Saturday, March 15, 2008

Comics Are Sometimes Shit... It's Official (Part Two!)

You may remember that some four weeks ago I started talking about why comics were shit and had two reasons for which, the first of which I only got part way through explaining before losing too much enthusiasm to carry on.

So Spidey makes a deal with the devil to save his hundred-year-old granny, bloggers frothed and Joe Quesada sits back and waits for the quality of the stories to magically improve.

What really irritates me is that the inbuilt resistance of comics to change. Soap operas try to restrict change to when an actor wants to leave or drops dead, having no such constraints comics can go round in circles until the publisher turns the lights out. It's a valid argument that Spidey was married so long that breaking it up goes against this point but by and large most comics have tinkering around the edges with hasty back-steps (or 'retcons') when something proves unpopular, they actually killed off Aunt May many years ago, only to reveal a while later that that Aunt May was an imposter and the real one was safe and sound. A few years ago they published a very well done issue where Aunt May finally discovers that Peter is Spiderman and, rather than fainting and/or having a heart attack, as had been the working assumption for years as to her response, dealt with it. A bonus of the Mephisto deal is that no-one remembers Peter is Spiderman, undoing that little story.

So Superman saves the world, so why can he never get the girl? Even Grant Morrison thinks it was a bad idea to finally allow, after some fifty years, Superman to marry Lois Lane, though he doesn't say why. Again, why should a married couple lead to less interesting stories than an unmarried one? Thanks to the interweb you can see any number of the so-called Silver Age Superman stories where the two of them dance around each other, Superman not wanting to be 'ensnared' into marriage but not wanting Lois to give up hope either. It's not necessarily 'more adult' to have the two of them married but if you work on the assumption that it was going to happen some day why not make that some day today?

The worst and most egregious example of this is DC's caving in to HEAT. In the 90s, DC killed off (alright, turned evil, turned good and then killed off) one of their underperforming heroes, Hal Jordan the Green Lantern and brought in a new character. A bunch of fatbeards took umbridge and, a decade later, Hal was back. Never mind that he was got rid of because he was a consistently boring character who wasn't selling comics. But he was Green Lantern when the people complaining were kids, so he had to be Green Lantern now. Change is bad.

I suppose all that aggravates me is the superficial trappings around the story, I'm not suggesting that Superman/Spiderman/Whoever stop their eternal battle against evil, I suppose that really, I'm annoyed that the people making comics aren't making more effort to disguise the fact they are selling me today what they sold me yesterday. Which makes me as much of a fool as the next comics collecter, or would do if it wasn't for the fact that I don't buy more than a trickle of comics these days and, when I do it's stuff in limited series with a beginning, middle and end planned.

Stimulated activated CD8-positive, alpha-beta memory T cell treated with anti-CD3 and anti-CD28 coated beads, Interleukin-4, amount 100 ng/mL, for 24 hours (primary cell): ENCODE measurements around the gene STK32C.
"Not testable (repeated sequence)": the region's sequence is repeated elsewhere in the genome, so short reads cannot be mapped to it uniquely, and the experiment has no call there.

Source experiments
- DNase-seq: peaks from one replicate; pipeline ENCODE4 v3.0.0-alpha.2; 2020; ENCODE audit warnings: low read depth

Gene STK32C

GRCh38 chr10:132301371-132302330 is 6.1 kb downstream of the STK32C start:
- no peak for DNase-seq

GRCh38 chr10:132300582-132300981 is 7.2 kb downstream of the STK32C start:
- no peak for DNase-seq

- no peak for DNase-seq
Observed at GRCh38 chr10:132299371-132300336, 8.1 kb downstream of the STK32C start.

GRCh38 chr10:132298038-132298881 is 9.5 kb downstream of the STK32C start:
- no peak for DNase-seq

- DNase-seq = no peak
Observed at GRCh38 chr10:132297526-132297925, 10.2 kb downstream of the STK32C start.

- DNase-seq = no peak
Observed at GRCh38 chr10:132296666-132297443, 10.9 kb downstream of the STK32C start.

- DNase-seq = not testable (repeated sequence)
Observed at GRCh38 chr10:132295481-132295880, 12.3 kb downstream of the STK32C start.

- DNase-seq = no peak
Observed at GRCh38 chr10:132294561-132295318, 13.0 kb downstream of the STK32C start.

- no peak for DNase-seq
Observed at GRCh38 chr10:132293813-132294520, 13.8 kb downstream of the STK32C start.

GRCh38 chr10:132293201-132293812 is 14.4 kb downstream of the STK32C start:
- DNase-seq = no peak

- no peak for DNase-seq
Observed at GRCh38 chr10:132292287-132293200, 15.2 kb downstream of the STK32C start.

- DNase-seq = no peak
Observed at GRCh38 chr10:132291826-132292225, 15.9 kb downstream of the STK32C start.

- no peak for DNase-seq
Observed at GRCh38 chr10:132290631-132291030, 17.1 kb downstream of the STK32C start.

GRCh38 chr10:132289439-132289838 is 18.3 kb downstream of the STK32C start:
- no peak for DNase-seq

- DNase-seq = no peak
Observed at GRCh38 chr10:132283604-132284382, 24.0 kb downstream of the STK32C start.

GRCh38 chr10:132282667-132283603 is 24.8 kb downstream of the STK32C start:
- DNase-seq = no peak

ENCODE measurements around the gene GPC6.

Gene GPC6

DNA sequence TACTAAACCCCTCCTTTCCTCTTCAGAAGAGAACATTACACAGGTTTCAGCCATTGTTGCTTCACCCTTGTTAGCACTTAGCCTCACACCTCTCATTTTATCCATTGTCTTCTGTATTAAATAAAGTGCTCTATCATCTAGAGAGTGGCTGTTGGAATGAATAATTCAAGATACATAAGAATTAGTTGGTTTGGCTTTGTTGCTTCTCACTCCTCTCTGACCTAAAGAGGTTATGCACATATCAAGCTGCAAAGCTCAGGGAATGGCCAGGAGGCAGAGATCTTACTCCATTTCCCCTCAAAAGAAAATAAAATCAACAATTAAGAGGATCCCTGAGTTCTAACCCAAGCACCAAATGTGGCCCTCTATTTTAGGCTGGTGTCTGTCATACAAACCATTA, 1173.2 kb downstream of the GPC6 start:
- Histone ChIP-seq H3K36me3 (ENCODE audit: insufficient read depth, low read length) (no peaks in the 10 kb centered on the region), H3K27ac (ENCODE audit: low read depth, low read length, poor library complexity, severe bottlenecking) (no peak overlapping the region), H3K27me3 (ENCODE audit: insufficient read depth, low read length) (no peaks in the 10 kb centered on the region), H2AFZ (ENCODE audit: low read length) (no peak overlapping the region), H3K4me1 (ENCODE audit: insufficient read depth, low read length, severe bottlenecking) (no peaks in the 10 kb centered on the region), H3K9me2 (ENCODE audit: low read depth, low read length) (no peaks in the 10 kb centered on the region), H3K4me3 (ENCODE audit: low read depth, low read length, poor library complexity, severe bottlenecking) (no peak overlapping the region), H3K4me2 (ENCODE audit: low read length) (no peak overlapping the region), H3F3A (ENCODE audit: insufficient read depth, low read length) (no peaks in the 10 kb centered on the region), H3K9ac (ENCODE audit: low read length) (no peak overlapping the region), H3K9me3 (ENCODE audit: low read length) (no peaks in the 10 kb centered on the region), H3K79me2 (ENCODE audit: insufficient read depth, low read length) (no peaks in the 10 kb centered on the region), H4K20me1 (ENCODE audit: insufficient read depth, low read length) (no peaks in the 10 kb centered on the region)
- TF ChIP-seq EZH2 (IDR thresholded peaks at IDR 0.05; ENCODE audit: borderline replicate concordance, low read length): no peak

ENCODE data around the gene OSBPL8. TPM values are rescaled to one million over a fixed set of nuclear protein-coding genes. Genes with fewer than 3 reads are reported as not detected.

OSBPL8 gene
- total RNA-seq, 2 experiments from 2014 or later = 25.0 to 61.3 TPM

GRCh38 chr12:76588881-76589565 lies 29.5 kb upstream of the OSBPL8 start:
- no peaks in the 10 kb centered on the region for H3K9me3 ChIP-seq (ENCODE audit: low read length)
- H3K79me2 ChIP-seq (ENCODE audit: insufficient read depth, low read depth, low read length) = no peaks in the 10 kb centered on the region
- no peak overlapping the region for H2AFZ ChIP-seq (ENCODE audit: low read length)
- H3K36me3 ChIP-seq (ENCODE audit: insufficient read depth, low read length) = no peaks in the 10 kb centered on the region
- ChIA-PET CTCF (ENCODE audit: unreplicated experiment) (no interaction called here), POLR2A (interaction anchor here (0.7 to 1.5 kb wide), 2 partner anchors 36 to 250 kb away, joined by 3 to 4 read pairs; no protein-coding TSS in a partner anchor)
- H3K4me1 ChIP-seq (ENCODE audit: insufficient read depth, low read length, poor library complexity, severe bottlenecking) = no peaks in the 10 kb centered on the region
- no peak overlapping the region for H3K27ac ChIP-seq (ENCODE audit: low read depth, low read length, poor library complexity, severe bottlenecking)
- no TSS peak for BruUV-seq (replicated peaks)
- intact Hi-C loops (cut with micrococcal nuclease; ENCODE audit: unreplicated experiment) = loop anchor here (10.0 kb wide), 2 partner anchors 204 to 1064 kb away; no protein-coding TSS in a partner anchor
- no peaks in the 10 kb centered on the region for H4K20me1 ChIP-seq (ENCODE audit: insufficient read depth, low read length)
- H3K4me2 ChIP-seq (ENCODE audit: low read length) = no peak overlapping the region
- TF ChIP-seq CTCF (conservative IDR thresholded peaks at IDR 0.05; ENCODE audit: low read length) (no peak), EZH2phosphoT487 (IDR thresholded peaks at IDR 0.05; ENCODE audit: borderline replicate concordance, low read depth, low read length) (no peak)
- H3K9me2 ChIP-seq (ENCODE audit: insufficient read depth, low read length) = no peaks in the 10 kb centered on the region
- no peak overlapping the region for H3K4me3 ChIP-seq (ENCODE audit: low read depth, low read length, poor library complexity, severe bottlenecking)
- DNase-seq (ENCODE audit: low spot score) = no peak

The other point I was going to use to argue that comics was shit, was one of the big black-and-white phonebook sized collections that DC are doing of their old stuff, in this case DC Showcase Presents Metal Men but it's not really worth the time. Most of all comics at any time are rubbish and these are no different. Of course the artwork is appalling and the stories are repetative, they weren't written to be read again in a month, let alone forty years later. So they could afford to have each story follow the same basic pattern, but why anyone would part with money for it defies common sense. Even dialing down my expectations as far as I could manage and reading it based on my memories of more recent appearences by the characters I couldn't last more than about a hundred and fifty pages before tossing carefully placing the book aside.

What I would recommend is Good as Lily by Derek Kirk Kim and Jesse Hamm from DC's appallingly titled 'Minx' range of comics aimed at women. School aged Grace Kwon suddenly finds herself meeting herself at three different ages, one a brattish pre-teen, one a twenty-something and one an old lady. As she struggles to help put on a school play she and they come to terms with the history they all have in common. Unlike the samples of other titles in the series at the end of the book which all look like they are entirely generic stories with 'teenaged and female' pasted into the lead character's position this somehow manages to have an 'everywoman' feel about it, with each of the four ages of Grace's clearly defined. Where it does fall down is in the relationship of Grace and Lily, her dead sister. This gets all of a couple of brief mentions in the story and doesn't occupy Grace's thoughts much, I did wonder if Kim meant to beef that up in a later draft of the script and forgot, it's a plot point that could be excised with absolutely no harm to the story. The artwork is halfway between cartoon and 'realistic', but Hamm has a gift for expressing emotion through a character's body language. It's dei=finitely worth your time, unlike most of the rubbish out there.

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